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Germany Warded Shipments of Swedish Ore May Cease if Arrests of Danish Jews Continue

A warning to Germany that Sweden will cease supplying it with vitally needed iron ore if Berlin continues to ignore the Swedish note offering to receive the Jews of Denmark was seen today in an article written for the newspaper Social Demokraten by Prof. Undens, chairman of the foreign affairs committee of the Swedish Parliament.

An indication that the Swedish offer might have had some effect despite the fact that the German Foreign Office has ostentatiously refrained from replying to it is given in a Berlin report appearing in the same paper, which stated that it is believed that the Swedish demarcate caused the postponement of the mass deportation of Danish Jews. This same report expressed the opinion that the Germans would not reply directly.

Meanwhile, the mass arrests of Jews in Denmark seem to be continuing. The Aftonbladet reports today that the majority of Danish Jews are new in concentration camps and confirms an earlier report that a vessel carrying 400 deportees has left for a German Baltic port. The paper disclosed that a camp at Horsered is the center in which most of the Jews are concentrated.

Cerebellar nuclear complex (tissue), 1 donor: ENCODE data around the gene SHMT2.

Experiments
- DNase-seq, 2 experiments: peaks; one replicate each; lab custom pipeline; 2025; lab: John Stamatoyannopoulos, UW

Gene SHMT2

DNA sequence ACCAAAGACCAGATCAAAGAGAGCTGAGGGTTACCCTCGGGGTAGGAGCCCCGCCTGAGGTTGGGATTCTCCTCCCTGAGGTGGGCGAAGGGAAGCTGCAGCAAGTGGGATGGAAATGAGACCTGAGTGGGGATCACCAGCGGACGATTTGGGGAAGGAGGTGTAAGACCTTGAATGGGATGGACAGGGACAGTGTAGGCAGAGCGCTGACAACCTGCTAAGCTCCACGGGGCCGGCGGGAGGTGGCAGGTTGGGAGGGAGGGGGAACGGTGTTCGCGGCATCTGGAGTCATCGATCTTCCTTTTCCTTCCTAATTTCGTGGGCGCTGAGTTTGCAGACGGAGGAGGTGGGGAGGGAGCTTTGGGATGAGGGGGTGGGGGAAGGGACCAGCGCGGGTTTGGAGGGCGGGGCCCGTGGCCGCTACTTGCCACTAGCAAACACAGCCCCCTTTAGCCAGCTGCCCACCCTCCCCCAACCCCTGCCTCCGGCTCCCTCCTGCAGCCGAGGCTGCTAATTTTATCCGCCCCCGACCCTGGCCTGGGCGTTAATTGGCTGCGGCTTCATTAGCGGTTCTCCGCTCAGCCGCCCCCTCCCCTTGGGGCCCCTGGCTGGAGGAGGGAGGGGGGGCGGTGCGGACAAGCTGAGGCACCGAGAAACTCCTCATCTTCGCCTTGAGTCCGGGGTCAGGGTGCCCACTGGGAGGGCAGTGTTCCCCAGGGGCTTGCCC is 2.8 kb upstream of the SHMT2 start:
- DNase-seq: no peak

The Nya Dagligt Allehanda discloses today that some “suspicious characters” have slipped into Sweden together with the refugees to keep an eye on the Jews. The paper says that two Danes, believed to be members of the fascist “Frikorps,” were arrested at the coastal town of Helsingborg.

The Swedish clergy continue to manifest their opposition to the persecution of the Danish Jews. A number of prominent Stockholm ministers, including Bishop Manfred Pjoerkquist, first Bishop of Stockholm, attended services at Storkyrkan, one of the city’s oldest churches, where Pastor Primarious Ollenystedt denounced the treatment of the Jews, stating at “the men responsible for the bestial action in Denmark have placed themselves outside the pale of human society for all time.”

The Svenska Morgenbladet today publishes the text of the recent pastoral letter issued by all Danish bishops opposing the arrest and deportation of the Jews. The letter points out anti-Semitism violates humanitarian concepts and is in conflict with the sense of justice of the Danish people. It adds that the Danish constitution guarantees equal rights to all citizens, and concludes by stating that “we will fight for our Jewish brothers and sisters as for ourself.”

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